The covid pandemic “normalised” self-testing for much of the public and accelerated the creation of a new market for direct-to-consumer health tests that are becoming increasingly accessible but may be doing more harm than good, researchers have warned.
Speaking at the Preventing Overdiagnosis Conference 2023 in Copenhagen, Denmark, researchers from around the world expressed apprehension over the growing prominence of poorly evidenced direct-to-consumer tests and the questionable ways they are promoted.
“This is a regulatory Wild West at the moment,” said Patti Shih, research fellow at the Australian Centre for Health Engagement Evidence and Values. “There are multiple players in a very large, unregulated market and there’s very little transparency.”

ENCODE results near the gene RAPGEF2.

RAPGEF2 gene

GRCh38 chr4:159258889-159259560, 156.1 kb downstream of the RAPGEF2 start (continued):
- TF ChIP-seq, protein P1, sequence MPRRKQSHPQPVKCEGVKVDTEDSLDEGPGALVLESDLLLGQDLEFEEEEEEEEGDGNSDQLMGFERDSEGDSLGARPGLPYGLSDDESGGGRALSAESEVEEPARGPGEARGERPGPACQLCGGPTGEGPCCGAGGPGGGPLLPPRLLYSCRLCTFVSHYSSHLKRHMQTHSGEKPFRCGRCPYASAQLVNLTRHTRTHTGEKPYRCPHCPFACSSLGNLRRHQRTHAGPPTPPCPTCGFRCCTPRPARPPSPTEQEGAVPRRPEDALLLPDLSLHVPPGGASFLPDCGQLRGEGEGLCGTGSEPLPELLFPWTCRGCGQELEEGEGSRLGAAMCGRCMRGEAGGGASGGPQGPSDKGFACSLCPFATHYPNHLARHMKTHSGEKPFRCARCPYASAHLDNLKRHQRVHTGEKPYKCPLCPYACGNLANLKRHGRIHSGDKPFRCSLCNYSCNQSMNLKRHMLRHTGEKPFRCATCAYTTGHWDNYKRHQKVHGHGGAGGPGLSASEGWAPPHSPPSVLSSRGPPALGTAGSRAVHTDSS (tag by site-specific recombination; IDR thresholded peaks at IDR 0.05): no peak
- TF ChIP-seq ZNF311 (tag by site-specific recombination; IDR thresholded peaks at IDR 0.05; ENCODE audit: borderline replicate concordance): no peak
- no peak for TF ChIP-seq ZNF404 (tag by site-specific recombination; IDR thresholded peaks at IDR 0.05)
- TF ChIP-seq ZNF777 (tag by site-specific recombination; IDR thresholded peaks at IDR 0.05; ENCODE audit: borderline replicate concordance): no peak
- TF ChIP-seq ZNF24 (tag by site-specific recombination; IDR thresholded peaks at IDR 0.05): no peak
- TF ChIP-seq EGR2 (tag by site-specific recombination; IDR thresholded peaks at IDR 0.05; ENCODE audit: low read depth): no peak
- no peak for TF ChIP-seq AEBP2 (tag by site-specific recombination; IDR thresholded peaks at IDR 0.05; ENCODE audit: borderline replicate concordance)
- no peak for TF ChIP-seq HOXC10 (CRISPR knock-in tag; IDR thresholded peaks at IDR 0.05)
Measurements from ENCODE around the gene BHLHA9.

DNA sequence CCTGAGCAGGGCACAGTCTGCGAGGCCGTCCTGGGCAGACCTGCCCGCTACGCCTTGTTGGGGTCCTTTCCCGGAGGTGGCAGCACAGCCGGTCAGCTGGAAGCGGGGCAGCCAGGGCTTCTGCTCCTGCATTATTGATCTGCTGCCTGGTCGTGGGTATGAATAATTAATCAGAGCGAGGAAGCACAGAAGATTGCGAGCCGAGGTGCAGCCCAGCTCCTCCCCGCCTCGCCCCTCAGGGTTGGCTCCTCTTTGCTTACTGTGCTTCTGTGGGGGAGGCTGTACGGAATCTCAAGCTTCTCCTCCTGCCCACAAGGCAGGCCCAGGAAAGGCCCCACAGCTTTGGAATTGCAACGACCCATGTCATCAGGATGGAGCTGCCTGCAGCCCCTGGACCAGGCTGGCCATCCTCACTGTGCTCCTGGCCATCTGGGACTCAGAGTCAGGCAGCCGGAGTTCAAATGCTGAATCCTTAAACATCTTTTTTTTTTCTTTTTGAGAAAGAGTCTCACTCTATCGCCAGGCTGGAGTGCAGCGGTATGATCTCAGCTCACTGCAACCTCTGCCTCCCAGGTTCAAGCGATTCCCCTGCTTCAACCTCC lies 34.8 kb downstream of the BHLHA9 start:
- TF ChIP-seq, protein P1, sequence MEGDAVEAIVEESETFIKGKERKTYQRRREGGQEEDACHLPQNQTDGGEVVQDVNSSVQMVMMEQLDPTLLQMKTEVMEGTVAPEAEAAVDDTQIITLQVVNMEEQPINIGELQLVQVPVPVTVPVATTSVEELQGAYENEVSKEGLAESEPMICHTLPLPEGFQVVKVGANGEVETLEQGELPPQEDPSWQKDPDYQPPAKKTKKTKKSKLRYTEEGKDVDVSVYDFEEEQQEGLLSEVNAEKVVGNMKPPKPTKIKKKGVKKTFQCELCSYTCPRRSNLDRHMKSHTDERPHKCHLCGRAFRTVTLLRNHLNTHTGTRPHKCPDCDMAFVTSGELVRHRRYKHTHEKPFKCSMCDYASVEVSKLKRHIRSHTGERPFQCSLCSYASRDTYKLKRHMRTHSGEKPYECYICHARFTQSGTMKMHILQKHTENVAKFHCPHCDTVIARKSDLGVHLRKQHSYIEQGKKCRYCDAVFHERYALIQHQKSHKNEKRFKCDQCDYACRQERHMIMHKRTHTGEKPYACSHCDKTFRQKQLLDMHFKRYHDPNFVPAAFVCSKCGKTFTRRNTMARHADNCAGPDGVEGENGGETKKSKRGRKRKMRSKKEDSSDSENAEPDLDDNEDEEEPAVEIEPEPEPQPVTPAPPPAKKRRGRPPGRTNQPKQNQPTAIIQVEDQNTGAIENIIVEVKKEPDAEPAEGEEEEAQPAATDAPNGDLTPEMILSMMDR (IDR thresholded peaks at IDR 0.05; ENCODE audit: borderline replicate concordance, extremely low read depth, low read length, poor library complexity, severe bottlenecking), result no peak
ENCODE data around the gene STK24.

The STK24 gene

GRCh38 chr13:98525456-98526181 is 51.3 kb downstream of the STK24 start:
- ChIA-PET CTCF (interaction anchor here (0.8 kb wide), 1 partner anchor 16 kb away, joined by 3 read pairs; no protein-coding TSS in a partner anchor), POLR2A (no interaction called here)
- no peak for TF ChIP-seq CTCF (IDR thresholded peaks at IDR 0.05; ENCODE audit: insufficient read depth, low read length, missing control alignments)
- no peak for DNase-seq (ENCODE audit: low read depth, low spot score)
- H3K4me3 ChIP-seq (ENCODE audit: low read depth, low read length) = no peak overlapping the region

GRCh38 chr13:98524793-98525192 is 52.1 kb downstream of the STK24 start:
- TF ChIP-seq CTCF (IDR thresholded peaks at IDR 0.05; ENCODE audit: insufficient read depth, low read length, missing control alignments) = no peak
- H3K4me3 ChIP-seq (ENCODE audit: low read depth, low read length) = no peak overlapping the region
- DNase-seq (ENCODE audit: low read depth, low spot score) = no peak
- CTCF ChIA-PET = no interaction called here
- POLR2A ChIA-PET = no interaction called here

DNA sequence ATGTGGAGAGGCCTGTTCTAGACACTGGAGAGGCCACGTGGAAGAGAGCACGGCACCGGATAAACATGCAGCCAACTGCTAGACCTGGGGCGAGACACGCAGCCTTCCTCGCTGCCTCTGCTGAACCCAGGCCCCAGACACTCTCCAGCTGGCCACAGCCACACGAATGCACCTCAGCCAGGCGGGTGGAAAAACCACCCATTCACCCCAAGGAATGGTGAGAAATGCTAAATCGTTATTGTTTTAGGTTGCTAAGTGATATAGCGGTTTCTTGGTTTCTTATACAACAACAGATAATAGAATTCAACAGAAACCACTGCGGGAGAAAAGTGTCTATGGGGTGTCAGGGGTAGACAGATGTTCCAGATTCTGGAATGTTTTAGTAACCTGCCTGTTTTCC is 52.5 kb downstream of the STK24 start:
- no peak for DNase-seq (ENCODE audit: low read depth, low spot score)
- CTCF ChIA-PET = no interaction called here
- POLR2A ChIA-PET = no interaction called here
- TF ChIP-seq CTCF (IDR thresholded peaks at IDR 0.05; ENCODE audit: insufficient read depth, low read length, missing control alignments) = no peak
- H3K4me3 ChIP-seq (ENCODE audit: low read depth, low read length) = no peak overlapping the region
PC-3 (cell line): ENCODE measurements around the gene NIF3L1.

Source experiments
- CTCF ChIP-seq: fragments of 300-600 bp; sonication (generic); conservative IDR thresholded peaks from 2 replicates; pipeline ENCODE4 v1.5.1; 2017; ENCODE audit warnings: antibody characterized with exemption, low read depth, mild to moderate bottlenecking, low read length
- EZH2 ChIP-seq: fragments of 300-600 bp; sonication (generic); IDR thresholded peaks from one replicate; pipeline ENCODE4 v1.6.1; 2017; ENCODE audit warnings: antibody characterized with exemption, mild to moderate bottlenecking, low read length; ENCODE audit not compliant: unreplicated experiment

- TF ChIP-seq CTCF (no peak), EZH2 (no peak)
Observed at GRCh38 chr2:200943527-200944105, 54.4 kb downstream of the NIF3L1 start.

Some direct-to-consumer test companies have already been caught by regulators, including a multiple blood testing panel marketed to UK consumers with the tagline “FREE if we don’t find anything,” which was found to have breached advertising standards.1
Consumer genetic testing kits—some of which …